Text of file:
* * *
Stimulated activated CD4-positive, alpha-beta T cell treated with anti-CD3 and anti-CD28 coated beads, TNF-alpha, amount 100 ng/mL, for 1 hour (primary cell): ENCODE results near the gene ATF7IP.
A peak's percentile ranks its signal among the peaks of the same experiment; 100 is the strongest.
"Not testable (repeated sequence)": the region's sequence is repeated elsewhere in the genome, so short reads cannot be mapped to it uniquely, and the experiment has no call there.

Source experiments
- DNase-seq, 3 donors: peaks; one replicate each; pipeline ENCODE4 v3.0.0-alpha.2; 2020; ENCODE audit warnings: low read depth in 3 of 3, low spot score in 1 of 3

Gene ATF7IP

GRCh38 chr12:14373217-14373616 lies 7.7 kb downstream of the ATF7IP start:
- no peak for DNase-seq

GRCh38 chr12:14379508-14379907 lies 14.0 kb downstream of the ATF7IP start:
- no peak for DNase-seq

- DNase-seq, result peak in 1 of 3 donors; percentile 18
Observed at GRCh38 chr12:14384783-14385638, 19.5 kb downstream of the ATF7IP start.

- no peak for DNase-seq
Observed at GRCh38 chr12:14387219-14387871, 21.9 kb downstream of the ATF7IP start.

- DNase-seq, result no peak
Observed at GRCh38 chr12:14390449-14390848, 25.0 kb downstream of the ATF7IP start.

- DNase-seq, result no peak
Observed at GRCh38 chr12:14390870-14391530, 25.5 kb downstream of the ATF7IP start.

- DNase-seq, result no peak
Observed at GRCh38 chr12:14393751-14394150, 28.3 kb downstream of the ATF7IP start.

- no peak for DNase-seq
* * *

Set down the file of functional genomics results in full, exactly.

Stimulated activated CD4-positive, alpha-beta T cell treated with anti-CD3 and anti-CD28 coated beads, TNF-alpha, amount 100 ng/mL, for 1 hour (primary cell): ENCODE results near the gene ATF7IP.
A peak's percentile ranks its signal among the peaks of the same experiment; 100 is the strongest.
"Not testable (repeated sequence)": the region's sequence is repeated elsewhere in the genome, so short reads cannot be mapped to it uniquely, and the experiment has no call there.

Source experiments
- DNase-seq, 3 donors: peaks; one replicate each; pipeline ENCODE4 v3.0.0-alpha.2; 2020; ENCODE audit warnings: low read depth in 3 of 3, low spot score in 1 of 3

Gene ATF7IP

GRCh38 chr12:14373217-14373616 lies 7.7 kb downstream of the ATF7IP start:
- no peak for DNase-seq

GRCh38 chr12:14379508-14379907 lies 14.0 kb downstream of the ATF7IP start:
- no peak for DNase-seq

- DNase-seq, result peak in 1 of 3 donors; percentile 18
Observed at GRCh38 chr12:14384783-14385638, 19.5 kb downstream of the ATF7IP start.

- no peak for DNase-seq
Observed at GRCh38 chr12:14387219-14387871, 21.9 kb downstream of the ATF7IP start.

- DNase-seq, result no peak
Observed at GRCh38 chr12:14390449-14390848, 25.0 kb downstream of the ATF7IP start.

- DNase-seq, result no peak
Observed at GRCh38 chr12:14390870-14391530, 25.5 kb downstream of the ATF7IP start.

- DNase-seq, result no peak
Observed at GRCh38 chr12:14393751-14394150, 28.3 kb downstream of the ATF7IP start.

- no peak for DNase-seq